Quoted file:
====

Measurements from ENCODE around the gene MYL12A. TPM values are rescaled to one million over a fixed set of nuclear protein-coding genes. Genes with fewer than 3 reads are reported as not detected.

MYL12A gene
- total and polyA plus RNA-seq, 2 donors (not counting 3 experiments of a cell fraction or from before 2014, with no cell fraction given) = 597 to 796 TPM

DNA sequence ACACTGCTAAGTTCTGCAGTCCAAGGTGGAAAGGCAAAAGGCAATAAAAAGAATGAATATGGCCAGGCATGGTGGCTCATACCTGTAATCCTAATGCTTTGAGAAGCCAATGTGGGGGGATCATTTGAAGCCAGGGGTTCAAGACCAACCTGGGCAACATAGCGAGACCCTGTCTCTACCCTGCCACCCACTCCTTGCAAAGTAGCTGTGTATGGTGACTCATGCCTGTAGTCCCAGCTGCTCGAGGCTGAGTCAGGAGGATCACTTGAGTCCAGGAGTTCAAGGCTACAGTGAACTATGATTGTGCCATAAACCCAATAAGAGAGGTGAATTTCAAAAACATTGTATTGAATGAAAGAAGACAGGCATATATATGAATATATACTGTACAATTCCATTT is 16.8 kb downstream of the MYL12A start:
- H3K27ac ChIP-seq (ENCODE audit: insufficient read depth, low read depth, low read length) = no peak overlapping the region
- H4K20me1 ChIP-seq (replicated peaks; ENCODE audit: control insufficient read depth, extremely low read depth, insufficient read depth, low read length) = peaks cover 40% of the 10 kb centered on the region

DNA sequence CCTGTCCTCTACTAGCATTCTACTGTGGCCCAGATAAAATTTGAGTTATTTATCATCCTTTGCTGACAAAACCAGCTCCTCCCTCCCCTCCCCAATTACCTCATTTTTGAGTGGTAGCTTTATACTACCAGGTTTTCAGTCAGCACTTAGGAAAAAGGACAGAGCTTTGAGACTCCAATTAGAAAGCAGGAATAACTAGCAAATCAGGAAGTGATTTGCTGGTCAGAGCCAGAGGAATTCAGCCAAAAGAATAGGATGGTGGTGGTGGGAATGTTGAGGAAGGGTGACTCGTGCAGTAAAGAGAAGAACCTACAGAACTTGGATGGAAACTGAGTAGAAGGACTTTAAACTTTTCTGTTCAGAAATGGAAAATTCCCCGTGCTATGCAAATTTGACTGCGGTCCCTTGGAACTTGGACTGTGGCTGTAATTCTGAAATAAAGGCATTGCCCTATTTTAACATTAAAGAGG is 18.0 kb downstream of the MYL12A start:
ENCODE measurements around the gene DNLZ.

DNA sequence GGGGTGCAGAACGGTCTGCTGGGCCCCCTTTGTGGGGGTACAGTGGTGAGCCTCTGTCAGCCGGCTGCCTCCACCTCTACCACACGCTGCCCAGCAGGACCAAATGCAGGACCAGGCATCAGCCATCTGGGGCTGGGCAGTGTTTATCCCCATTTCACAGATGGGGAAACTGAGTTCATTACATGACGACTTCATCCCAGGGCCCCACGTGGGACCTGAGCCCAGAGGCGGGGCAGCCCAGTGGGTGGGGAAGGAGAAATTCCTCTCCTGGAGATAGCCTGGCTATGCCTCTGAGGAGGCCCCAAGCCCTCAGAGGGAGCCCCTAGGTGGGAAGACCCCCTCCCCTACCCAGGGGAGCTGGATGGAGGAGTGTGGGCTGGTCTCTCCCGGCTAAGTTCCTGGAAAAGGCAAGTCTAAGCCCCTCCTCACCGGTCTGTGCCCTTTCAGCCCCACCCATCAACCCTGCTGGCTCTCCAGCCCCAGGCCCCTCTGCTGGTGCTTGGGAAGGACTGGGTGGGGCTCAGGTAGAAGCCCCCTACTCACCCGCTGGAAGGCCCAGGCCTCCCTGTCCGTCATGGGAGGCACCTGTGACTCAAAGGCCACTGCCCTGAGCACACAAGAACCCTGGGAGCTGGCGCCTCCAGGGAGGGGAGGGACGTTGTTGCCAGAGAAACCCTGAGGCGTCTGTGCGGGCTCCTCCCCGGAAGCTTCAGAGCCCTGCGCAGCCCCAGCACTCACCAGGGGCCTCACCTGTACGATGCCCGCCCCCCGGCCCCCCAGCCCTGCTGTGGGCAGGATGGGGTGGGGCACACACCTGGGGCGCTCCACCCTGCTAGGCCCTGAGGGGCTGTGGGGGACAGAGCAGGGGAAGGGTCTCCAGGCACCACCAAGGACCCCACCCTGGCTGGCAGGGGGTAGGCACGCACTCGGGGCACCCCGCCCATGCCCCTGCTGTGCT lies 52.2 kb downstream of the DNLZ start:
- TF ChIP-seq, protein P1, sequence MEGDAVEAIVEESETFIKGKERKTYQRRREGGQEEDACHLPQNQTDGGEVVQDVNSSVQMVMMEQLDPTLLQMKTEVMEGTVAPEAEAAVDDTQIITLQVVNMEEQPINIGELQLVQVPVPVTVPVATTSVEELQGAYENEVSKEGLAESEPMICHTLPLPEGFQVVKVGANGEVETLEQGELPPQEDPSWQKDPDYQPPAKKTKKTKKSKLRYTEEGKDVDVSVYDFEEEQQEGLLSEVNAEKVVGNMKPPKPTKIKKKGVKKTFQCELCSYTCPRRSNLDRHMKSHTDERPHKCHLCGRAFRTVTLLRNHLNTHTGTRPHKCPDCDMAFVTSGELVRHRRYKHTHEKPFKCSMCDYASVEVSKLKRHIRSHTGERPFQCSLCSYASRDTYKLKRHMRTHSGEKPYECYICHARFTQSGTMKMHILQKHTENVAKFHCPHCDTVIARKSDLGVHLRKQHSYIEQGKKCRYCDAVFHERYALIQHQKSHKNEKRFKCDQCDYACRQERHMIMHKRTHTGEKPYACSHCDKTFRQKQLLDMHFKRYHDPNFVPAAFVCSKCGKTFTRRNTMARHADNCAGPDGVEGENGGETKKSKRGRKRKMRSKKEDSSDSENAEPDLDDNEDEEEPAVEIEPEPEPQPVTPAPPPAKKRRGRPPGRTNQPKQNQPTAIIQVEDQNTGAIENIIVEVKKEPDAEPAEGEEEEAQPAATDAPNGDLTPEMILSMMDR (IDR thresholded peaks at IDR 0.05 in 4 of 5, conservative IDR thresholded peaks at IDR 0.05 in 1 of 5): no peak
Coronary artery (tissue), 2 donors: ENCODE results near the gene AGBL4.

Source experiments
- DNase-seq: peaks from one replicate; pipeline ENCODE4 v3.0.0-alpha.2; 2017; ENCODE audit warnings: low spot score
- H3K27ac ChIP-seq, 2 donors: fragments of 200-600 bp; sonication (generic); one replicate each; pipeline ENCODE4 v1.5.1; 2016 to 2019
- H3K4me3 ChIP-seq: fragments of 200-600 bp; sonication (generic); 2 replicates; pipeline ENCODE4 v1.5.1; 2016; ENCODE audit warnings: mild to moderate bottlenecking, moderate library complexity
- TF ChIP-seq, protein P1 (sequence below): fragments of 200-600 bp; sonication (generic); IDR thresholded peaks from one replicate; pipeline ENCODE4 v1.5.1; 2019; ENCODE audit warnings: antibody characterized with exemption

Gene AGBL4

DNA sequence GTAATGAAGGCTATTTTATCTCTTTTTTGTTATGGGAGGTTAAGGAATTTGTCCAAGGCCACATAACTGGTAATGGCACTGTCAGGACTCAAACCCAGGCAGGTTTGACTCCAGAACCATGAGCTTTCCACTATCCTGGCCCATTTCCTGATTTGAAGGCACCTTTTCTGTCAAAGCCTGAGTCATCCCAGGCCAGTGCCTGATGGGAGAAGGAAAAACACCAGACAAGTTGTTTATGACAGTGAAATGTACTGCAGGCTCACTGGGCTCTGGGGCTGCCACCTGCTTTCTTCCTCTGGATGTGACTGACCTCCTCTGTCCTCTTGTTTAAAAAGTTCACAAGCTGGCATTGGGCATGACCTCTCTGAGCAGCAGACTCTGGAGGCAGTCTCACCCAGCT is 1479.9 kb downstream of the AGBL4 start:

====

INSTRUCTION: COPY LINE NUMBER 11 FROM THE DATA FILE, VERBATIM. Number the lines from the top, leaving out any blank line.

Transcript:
Coronary artery (tissue), 2 donors: ENCODE results near the gene AGBL4.